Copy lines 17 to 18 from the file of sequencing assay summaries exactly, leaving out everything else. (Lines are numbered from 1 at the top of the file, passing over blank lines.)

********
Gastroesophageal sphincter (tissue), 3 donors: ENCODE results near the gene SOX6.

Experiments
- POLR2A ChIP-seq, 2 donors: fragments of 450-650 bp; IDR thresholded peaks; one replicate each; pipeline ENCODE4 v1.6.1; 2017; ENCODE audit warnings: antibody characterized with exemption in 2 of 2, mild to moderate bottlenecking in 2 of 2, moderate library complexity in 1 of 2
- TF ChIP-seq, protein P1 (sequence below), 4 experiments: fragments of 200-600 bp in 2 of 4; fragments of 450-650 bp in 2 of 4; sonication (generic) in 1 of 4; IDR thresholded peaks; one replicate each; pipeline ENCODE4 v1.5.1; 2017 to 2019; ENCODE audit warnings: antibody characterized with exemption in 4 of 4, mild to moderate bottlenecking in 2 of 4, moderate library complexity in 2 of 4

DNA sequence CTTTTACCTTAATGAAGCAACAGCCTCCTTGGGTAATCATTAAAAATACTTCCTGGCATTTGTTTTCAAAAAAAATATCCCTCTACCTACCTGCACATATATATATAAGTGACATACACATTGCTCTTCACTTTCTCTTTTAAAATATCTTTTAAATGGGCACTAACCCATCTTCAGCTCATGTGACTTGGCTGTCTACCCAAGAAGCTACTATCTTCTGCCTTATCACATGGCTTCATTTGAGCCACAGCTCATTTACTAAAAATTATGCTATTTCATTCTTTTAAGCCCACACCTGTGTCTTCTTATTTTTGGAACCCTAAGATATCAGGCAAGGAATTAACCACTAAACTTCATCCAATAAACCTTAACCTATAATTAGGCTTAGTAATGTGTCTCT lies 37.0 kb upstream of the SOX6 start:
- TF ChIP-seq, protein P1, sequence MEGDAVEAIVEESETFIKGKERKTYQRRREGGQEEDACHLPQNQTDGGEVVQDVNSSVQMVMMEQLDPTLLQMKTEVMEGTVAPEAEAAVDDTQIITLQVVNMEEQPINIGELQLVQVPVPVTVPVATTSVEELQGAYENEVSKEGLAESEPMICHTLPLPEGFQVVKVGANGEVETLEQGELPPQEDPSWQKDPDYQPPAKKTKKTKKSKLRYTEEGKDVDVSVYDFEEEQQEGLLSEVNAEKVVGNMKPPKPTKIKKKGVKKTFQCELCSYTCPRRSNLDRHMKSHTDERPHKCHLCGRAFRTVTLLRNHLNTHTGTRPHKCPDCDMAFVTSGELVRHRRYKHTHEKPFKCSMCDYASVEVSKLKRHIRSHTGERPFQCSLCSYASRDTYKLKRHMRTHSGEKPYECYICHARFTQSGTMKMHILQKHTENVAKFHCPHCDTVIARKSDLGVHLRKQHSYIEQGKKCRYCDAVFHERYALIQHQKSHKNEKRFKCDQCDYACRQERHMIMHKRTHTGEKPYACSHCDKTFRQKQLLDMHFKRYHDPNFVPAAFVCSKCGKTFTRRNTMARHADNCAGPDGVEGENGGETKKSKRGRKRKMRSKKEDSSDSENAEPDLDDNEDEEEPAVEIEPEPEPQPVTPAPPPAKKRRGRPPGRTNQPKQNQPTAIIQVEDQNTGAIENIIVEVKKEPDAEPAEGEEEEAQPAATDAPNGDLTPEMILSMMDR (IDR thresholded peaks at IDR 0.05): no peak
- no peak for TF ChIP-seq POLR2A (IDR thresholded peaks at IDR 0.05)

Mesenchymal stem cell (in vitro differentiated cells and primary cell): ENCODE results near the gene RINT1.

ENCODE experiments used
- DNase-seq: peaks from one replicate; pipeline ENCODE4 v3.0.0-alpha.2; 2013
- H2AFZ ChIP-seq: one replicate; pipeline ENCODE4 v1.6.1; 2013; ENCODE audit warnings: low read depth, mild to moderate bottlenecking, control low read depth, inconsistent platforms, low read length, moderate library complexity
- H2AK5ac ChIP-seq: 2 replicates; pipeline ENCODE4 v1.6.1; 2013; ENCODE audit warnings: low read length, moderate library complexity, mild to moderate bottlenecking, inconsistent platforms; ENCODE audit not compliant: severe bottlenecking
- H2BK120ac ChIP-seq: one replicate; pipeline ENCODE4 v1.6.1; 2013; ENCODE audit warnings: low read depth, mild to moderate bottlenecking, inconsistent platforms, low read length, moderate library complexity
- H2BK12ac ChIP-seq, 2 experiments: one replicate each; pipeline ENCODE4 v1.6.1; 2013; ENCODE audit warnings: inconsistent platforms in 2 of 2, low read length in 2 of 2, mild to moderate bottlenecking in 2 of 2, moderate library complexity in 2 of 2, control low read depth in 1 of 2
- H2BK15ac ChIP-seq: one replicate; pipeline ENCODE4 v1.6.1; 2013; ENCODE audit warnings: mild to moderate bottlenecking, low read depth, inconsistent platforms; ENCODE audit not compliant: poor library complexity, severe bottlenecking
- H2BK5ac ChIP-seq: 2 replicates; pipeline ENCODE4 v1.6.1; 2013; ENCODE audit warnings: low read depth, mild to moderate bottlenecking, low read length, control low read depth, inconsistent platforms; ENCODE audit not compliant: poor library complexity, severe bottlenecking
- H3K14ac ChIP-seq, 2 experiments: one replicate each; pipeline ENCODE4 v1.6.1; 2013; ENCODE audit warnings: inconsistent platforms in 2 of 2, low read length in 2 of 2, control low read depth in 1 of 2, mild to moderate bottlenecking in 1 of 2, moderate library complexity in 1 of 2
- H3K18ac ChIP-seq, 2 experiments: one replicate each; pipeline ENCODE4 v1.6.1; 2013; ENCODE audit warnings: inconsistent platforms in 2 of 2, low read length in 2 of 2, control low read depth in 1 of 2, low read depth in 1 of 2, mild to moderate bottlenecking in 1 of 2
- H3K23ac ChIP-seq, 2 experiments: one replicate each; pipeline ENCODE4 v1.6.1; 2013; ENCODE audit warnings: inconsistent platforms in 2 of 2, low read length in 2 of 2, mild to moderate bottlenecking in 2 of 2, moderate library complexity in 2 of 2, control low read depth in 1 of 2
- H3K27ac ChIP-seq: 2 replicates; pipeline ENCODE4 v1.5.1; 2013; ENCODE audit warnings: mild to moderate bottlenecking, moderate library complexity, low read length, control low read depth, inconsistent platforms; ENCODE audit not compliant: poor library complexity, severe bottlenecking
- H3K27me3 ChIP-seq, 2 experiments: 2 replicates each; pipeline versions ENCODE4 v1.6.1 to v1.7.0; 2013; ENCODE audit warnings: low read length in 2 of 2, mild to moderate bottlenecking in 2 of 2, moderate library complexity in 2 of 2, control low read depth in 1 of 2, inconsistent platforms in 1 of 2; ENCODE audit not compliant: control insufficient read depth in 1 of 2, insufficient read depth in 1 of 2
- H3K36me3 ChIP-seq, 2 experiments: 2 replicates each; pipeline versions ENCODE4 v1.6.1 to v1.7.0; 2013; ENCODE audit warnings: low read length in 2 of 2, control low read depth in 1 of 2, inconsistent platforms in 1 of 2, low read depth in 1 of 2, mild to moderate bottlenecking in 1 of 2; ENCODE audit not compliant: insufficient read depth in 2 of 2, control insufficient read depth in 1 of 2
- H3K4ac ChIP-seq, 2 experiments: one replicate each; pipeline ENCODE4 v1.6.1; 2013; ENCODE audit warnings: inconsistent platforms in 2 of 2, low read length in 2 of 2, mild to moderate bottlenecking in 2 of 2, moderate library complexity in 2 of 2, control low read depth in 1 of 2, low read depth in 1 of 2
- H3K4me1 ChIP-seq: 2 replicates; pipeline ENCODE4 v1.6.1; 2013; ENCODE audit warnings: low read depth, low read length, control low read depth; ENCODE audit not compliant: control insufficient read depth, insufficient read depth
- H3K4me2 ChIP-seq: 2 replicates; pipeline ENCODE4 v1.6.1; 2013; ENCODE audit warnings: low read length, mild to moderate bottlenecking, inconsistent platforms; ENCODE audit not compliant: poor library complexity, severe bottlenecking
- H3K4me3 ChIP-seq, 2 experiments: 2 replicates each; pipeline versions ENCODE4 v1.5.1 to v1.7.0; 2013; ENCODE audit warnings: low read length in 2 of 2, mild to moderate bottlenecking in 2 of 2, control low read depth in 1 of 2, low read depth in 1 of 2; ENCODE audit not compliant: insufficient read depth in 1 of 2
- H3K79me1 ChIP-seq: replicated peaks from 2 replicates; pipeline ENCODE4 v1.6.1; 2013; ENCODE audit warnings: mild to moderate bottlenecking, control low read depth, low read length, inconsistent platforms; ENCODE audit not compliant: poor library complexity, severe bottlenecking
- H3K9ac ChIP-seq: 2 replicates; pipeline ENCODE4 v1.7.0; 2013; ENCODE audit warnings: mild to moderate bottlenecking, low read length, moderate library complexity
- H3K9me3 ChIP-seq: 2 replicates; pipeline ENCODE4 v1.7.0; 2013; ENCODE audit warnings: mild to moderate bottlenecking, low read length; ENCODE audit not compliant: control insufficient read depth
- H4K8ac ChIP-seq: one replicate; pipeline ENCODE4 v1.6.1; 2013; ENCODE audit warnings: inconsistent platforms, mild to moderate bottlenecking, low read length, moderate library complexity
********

- H3K14ac ChIP-seq, 2 experiments: one replicate each; pipeline ENCODE4 v1.6.1; 2013; ENCODE audit warnings: inconsistent platforms in 2 of 2, low read length in 2 of 2, control low read depth in 1 of 2, mild to moderate bottlenecking in 1 of 2, moderate library complexity in 1 of 2
- H3K18ac ChIP-seq, 2 experiments: one replicate each; pipeline ENCODE4 v1.6.1; 2013; ENCODE audit warnings: inconsistent platforms in 2 of 2, low read length in 2 of 2, control low read depth in 1 of 2, low read depth in 1 of 2, mild to moderate bottlenecking in 1 of 2